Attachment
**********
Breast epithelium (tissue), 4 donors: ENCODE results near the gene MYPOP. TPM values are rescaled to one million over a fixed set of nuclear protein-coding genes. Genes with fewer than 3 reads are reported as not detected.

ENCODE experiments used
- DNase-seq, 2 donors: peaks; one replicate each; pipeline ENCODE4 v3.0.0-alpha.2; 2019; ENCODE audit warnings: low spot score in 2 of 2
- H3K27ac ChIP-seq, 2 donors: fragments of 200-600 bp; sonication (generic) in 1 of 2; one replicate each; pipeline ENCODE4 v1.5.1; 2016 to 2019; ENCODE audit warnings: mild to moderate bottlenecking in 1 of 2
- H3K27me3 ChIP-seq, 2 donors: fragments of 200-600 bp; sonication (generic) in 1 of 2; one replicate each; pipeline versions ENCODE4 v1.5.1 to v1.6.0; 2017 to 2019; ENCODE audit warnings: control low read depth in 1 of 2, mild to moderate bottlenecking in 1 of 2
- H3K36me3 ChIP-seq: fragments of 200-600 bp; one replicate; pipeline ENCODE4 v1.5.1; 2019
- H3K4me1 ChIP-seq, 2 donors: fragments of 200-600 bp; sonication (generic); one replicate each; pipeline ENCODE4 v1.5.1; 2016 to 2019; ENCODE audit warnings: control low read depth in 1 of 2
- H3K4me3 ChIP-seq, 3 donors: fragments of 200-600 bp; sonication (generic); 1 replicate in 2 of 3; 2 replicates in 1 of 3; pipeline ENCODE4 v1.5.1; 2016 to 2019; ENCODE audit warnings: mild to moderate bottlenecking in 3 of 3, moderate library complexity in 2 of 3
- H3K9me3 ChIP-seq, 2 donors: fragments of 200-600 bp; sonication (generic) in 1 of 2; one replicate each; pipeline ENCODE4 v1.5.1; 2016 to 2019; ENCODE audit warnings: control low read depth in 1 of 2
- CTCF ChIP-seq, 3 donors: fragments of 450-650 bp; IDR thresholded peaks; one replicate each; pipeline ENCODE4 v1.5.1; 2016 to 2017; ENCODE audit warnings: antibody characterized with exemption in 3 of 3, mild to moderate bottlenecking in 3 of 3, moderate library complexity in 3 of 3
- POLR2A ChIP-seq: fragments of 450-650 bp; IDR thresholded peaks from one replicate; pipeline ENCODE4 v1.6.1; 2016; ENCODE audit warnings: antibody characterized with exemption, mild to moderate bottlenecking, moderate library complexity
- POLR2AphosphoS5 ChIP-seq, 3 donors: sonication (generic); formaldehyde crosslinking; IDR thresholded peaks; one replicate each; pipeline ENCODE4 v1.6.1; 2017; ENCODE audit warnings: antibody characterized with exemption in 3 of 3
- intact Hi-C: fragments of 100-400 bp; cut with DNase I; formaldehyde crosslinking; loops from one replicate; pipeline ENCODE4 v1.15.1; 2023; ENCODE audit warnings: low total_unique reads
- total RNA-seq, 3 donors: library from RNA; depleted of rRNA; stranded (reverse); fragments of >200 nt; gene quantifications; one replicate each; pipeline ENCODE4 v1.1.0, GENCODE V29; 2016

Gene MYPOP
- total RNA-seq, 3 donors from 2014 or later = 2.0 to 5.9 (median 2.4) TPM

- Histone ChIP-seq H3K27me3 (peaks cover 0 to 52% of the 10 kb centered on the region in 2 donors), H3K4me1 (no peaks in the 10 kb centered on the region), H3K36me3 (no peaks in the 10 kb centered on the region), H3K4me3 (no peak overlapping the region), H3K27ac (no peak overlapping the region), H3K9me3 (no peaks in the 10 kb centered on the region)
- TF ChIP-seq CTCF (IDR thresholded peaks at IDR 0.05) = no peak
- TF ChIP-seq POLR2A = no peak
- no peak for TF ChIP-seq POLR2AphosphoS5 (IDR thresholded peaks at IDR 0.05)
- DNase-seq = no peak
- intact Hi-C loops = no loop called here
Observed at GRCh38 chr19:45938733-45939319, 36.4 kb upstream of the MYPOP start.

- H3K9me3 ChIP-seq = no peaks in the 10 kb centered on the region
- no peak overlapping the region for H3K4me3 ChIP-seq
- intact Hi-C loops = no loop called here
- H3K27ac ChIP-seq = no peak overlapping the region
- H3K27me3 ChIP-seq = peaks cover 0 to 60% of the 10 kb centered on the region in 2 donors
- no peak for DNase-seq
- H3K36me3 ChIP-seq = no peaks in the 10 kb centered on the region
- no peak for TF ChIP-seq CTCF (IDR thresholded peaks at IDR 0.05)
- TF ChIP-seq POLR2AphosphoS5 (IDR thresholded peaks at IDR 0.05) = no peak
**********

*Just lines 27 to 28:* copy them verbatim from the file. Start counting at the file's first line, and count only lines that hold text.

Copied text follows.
- H3K27ac ChIP-seq = no peak overlapping the region
- H3K27me3 ChIP-seq = peaks cover 0 to 60% of the 10 kb centered on the region in 2 donors